Historically, surgery has been the preferred treatment for CEC. However, we identified a decreased trend in the implementation of surgery; this may be due to the high risk of major complications and the high rates of morbidity and mortality associated with surgical treatment, although data pertaining to this is not available from the SEER database. In our cohort, 13.8% of patients underwent surgical resection. These patients had significantly longer survival compared to those who did not, which could be attributed to an earlier stage at diagnosis and smaller primary tumors.
Chemoradiotherapy has become the current mainstay for the treatment of CEC. We found that there was no significant difference in prognosis between those who underwent surgery and those who underwent radical chemoradiotherapy, although patients who underwent surgery were more likely to have AC, a smaller tumor size, less lymph node involvement, and lower TNM staging. These results underline the critical role of chemoradiotherapy in CEC, especially among patients who have a greater number of high-risk factors. However, it remains controversial whether OS improves with chemoradiotherapy followed by surgery versus chemoradiotherapy alone for patients with SCC of the esophagus (24-27). Our results showed that trimodal therapy significantly improved DSS when compared with double or single therapy in the SCC subgroup, although no significant difference in OS was found between the trimodal- and dual-therapy groups. This provides favorable evidence for the use of trimodal therapy for CEC patients with SCC.
Nomograms have advantages over the AJCC TNM staging system in predicting patient prognosis, and they have been applied in numerous types of cancers. To the best of our knowledge, no nomogram has been developed specifically for CEC. The present study represents the first effort to develop a prognostic nomogram for CEC, based on a large cohort of patients from the SEER database. The nomogram showed good discrimination in the external validation cohort. In addition, we compared the predictive accuracy of our nomogram with the 7th edition of AJCC TNM staging system, and showed that our nomogram outperformed the TNM staging system in the prognostic prediction of OS in CEC patients. These results suggest that our nomogram has a relatively good discrimination in identifying high-risk populations and predicting prognosis.
The present study has several limitations. First, the SEER database does not include information on treatment toxicities, comorbidities, and failure patterns; therefore, these parameters could not be analyzed in the present study. Second, detailed information about cancer management was not available. We were therefore unable to separate patients who did not undergo surgery, RT, or chemotherapy, or those who underwent these treatments, but were not documented. Information on surgical procedure, radiation dose, and chemotherapy regimens were also not available. Therefore, our nomogram did not include details about treatment. Finally, selection bias and confounding bias should be considered when interpreting the results from the present study based on the SEER database.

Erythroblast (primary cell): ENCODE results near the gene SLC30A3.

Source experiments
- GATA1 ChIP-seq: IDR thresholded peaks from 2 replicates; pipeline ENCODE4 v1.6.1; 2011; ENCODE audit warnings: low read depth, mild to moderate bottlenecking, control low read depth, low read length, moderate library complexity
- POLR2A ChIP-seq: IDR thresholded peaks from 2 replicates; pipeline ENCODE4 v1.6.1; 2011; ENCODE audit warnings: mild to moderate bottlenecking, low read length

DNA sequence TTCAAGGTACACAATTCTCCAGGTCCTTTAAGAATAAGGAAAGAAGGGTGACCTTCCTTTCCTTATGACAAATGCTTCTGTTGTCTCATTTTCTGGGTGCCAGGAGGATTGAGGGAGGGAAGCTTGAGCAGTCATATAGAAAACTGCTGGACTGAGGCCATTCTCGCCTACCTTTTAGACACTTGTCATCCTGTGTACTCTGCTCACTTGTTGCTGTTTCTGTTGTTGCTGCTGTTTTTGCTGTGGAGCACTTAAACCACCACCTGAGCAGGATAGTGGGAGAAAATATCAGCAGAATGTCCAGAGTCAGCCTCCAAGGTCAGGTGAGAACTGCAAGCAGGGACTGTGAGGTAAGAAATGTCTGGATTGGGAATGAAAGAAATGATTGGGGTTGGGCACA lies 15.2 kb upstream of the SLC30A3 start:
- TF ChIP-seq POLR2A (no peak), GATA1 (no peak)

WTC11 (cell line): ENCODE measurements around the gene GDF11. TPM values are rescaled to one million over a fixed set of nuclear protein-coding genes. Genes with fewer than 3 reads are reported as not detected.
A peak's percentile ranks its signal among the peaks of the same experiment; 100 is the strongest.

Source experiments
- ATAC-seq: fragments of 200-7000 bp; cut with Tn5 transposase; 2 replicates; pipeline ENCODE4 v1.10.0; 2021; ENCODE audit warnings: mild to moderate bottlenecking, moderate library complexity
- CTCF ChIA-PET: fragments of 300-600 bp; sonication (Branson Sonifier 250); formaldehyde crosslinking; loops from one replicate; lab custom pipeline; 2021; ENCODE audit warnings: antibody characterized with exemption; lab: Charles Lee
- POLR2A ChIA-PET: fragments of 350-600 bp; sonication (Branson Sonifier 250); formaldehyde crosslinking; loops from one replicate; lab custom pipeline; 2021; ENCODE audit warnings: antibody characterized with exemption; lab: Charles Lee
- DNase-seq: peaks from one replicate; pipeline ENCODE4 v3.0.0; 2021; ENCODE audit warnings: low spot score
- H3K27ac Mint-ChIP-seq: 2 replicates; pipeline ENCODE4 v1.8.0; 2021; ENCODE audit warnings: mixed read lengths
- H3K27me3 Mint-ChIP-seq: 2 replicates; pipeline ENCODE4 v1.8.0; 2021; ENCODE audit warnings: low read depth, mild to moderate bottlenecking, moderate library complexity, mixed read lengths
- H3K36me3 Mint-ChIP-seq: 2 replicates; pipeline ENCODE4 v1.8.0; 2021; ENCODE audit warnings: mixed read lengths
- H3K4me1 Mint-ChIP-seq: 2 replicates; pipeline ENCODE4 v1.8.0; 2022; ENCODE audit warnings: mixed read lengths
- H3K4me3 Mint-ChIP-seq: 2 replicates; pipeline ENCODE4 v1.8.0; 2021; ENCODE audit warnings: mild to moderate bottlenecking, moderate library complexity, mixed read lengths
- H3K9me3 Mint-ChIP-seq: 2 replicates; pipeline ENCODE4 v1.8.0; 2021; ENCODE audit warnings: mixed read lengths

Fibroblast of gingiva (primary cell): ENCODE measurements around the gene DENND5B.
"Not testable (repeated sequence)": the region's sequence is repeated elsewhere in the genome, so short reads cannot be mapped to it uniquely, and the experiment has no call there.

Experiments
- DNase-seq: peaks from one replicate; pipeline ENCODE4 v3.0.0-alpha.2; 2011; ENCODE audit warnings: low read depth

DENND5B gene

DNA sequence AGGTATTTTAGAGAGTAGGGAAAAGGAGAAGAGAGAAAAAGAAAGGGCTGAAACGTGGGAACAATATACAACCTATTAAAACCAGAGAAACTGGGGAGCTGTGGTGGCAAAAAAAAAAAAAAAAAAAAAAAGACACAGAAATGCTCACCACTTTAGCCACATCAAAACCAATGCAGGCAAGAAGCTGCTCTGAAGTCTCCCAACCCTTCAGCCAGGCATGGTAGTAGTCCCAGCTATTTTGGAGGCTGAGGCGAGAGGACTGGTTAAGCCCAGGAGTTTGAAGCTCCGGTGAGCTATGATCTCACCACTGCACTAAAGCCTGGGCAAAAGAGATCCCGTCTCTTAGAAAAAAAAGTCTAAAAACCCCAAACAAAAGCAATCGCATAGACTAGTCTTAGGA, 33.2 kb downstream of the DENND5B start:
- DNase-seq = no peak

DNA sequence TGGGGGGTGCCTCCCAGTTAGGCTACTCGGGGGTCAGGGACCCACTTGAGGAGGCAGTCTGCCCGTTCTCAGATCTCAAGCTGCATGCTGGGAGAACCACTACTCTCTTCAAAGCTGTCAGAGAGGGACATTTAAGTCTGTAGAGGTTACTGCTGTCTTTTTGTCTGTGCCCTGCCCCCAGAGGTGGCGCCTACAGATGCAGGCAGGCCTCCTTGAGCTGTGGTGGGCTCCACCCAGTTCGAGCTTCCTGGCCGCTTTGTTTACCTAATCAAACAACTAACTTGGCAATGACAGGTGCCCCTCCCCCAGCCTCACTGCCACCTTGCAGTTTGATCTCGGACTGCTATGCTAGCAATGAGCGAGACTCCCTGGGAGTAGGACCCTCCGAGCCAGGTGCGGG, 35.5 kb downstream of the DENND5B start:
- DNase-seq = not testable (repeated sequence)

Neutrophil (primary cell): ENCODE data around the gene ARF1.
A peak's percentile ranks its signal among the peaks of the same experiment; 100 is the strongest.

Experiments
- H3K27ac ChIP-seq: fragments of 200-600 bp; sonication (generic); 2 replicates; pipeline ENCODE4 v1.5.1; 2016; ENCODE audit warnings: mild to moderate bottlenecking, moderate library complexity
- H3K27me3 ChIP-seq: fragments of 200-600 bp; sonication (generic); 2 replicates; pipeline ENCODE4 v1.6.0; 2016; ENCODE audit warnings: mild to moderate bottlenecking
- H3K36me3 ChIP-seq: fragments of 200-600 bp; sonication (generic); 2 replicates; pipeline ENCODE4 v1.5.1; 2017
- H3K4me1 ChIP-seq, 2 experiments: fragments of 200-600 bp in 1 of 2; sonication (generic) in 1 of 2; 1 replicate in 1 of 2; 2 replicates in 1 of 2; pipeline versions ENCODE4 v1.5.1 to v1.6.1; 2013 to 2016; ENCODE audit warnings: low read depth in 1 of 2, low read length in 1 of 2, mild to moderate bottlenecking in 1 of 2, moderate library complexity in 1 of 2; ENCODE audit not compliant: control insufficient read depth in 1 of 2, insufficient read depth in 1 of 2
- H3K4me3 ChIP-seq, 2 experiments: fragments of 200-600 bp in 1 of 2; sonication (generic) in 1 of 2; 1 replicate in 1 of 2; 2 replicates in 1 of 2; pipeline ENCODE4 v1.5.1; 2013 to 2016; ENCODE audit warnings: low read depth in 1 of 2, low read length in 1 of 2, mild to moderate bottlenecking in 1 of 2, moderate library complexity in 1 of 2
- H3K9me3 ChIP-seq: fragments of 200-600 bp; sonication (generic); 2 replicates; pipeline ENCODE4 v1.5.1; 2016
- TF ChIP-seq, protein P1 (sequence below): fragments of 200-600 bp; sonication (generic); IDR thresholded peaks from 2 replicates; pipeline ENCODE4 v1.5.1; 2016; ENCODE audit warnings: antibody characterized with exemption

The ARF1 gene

We developed a prognostic nomogram to produce an individualized survival prediction for non-metastatic CEC patients. The nomogram had a relatively high accuracy and can likely be used to help identify high-risk patient populations and supplement the current TNM staging system.
The authors would like to thank SEER for open access to the database, and AME Editing Service (http://editing.amegroups.cn/#editing) for language assistance during the preparation of this manuscript.
Funding: This work was supported by Science Foundation of Peking University Cancer Hospital (No. 18-03); Beijing Municipal Science & Technology Commission (No. Z181100001718192); Beijing Natural Science Foundation (No. 7182028); Clinical Technology Innovation Project of Beijing Hospital Authority (No. XMLX201842); and National Natural Science Foundation of China (No. 81902371).
Reporting Checklist: The authors have completed the STROBE reporting checklist. Available at http://dx.doi.org/10.21037/atm-20-2505
Peer Review File: Available at http://dx.doi.org/10.21037/atm-20-2505
Conflicts of Interest: All authors have completed the ICMJE uniform disclosure form (available at http://dx.doi.org/10.21037/atm-20-2505). WW serves as a current editorial board member for Annals of Translational Medicine (Radiation Medicine) from April 2020 to March 2022. The other authors have no conflicts of interest to declare.
Ethical Statement: The authors are accountable for all aspects of the work in ensuring that questions related to the accuracy or integrity of any part of the work are appropriately investigated and resolved. The study was conducted in accordance with the Declaration of Helsinki (as revised in 2013).
Open Access Statement: This is an Open Access article distributed in accordance with the Creative Commons Attribution-NonCommercial-NoDerivs 4.0 International License (CC BY-NC-ND 4.0), which permits the non-commercial replication and distribution of the article with the strict proviso that no changes or edits are made and the original work is properly cited (including links to both the formal publication through the relevant DOI and the license). See: https://creativecommons.org/licenses/by-nc-nd/4.0/.